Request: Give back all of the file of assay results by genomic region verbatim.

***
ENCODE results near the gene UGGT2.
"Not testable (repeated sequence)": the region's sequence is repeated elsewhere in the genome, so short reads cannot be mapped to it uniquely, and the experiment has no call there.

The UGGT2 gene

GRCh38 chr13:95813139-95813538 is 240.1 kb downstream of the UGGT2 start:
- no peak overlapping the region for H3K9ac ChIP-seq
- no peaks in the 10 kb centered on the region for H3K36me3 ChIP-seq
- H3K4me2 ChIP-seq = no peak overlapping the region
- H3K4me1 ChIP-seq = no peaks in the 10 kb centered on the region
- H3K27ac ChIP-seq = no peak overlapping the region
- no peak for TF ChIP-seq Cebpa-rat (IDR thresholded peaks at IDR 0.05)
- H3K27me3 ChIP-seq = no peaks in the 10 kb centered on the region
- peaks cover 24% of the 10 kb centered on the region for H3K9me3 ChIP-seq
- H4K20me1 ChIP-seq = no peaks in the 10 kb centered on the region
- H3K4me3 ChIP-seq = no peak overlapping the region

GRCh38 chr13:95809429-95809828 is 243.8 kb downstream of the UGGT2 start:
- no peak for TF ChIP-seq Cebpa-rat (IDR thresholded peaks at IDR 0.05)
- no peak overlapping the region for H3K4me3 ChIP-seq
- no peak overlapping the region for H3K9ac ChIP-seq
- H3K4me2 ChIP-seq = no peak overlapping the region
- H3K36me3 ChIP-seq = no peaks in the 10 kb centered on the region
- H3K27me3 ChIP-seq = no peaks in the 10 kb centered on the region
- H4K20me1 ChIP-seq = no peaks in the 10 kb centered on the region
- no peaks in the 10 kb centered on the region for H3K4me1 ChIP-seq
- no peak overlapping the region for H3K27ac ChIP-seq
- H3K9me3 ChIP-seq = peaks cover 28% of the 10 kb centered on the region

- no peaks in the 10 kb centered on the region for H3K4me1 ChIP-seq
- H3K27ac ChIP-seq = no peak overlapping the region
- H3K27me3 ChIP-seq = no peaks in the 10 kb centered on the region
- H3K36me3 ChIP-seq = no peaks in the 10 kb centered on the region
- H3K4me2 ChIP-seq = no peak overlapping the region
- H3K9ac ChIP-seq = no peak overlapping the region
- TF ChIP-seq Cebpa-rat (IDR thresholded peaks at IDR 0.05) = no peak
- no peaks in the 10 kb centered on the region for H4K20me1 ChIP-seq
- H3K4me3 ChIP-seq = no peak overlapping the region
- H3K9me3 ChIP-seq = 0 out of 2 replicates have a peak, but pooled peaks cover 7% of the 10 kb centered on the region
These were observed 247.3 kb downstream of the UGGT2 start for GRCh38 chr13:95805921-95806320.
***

ENCODE results near the gene UGGT2.
"Not testable (repeated sequence)": the region's sequence is repeated elsewhere in the genome, so short reads cannot be mapped to it uniquely, and the experiment has no call there.

The UGGT2 gene

GRCh38 chr13:95813139-95813538 is 240.1 kb downstream of the UGGT2 start:
- no peak overlapping the region for H3K9ac ChIP-seq
- no peaks in the 10 kb centered on the region for H3K36me3 ChIP-seq
- H3K4me2 ChIP-seq = no peak overlapping the region
- H3K4me1 ChIP-seq = no peaks in the 10 kb centered on the region
- H3K27ac ChIP-seq = no peak overlapping the region
- no peak for TF ChIP-seq Cebpa-rat (IDR thresholded peaks at IDR 0.05)
- H3K27me3 ChIP-seq = no peaks in the 10 kb centered on the region
- peaks cover 24% of the 10 kb centered on the region for H3K9me3 ChIP-seq
- H4K20me1 ChIP-seq = no peaks in the 10 kb centered on the region
- H3K4me3 ChIP-seq = no peak overlapping the region

GRCh38 chr13:95809429-95809828 is 243.8 kb downstream of the UGGT2 start:
- no peak for TF ChIP-seq Cebpa-rat (IDR thresholded peaks at IDR 0.05)
- no peak overlapping the region for H3K4me3 ChIP-seq
- no peak overlapping the region for H3K9ac ChIP-seq
- H3K4me2 ChIP-seq = no peak overlapping the region
- H3K36me3 ChIP-seq = no peaks in the 10 kb centered on the region
- H3K27me3 ChIP-seq = no peaks in the 10 kb centered on the region
- H4K20me1 ChIP-seq = no peaks in the 10 kb centered on the region
- no peaks in the 10 kb centered on the region for H3K4me1 ChIP-seq
- no peak overlapping the region for H3K27ac ChIP-seq
- H3K9me3 ChIP-seq = peaks cover 28% of the 10 kb centered on the region

- no peaks in the 10 kb centered on the region for H3K4me1 ChIP-seq
- H3K27ac ChIP-seq = no peak overlapping the region
- H3K27me3 ChIP-seq = no peaks in the 10 kb centered on the region
- H3K36me3 ChIP-seq = no peaks in the 10 kb centered on the region
- H3K4me2 ChIP-seq = no peak overlapping the region
- H3K9ac ChIP-seq = no peak overlapping the region
- TF ChIP-seq Cebpa-rat (IDR thresholded peaks at IDR 0.05) = no peak
- no peaks in the 10 kb centered on the region for H4K20me1 ChIP-seq
- H3K4me3 ChIP-seq = no peak overlapping the region
- H3K9me3 ChIP-seq = 0 out of 2 replicates have a peak, but pooled peaks cover 7% of the 10 kb centered on the region
These were observed 247.3 kb downstream of the UGGT2 start for GRCh38 chr13:95805921-95806320.